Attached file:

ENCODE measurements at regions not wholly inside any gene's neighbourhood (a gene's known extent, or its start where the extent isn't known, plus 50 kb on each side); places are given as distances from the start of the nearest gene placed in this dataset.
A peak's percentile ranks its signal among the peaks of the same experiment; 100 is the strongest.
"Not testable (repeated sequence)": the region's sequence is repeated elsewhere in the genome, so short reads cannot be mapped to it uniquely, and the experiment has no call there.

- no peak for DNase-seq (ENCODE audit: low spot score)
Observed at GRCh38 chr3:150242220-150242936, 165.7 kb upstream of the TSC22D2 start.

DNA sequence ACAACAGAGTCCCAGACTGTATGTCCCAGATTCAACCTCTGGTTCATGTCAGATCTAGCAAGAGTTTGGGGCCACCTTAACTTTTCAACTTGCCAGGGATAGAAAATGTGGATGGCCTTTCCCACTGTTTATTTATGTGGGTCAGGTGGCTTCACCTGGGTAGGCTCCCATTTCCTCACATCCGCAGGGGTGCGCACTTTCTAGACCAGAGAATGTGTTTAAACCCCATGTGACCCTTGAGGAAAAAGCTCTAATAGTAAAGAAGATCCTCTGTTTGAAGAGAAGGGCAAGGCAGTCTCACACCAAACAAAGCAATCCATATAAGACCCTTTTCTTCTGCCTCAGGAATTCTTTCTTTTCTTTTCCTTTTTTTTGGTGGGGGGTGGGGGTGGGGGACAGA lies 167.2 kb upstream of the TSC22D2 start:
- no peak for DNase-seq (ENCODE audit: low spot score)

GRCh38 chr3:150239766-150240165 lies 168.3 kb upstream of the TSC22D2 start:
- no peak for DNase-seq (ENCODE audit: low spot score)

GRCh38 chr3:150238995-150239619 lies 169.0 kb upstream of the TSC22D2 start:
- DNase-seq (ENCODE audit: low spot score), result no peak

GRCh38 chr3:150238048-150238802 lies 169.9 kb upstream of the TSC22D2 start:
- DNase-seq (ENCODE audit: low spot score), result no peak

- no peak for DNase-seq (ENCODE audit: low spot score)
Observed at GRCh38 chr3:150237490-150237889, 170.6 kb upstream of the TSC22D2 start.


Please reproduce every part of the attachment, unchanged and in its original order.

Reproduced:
ENCODE measurements at regions not wholly inside any gene's neighbourhood (a gene's known extent, or its start where the extent isn't known, plus 50 kb on each side); places are given as distances from the start of the nearest gene placed in this dataset.
A peak's percentile ranks its signal among the peaks of the same experiment; 100 is the strongest.
"Not testable (repeated sequence)": the region's sequence is repeated elsewhere in the genome, so short reads cannot be mapped to it uniquely, and the experiment has no call there.

- no peak for DNase-seq (ENCODE audit: low spot score)
Observed at GRCh38 chr3:150242220-150242936, 165.7 kb upstream of the TSC22D2 start.

DNA sequence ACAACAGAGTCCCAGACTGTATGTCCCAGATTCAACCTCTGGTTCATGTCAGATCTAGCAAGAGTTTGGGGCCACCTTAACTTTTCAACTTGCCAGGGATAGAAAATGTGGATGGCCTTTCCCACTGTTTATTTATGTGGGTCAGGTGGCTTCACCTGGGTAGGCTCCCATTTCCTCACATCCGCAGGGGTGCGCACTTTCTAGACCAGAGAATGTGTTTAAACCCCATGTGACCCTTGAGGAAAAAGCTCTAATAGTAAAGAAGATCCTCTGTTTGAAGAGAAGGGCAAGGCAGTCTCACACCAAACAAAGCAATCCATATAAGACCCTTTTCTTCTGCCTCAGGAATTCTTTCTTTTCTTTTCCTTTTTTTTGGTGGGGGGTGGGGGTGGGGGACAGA lies 167.2 kb upstream of the TSC22D2 start:
- no peak for DNase-seq (ENCODE audit: low spot score)

GRCh38 chr3:150239766-150240165 lies 168.3 kb upstream of the TSC22D2 start:
- no peak for DNase-seq (ENCODE audit: low spot score)

GRCh38 chr3:150238995-150239619 lies 169.0 kb upstream of the TSC22D2 start:
- DNase-seq (ENCODE audit: low spot score), result no peak

GRCh38 chr3:150238048-150238802 lies 169.9 kb upstream of the TSC22D2 start:
- DNase-seq (ENCODE audit: low spot score), result no peak

- no peak for DNase-seq (ENCODE audit: low spot score)
Observed at GRCh38 chr3:150237490-150237889, 170.6 kb upstream of the TSC22D2 start.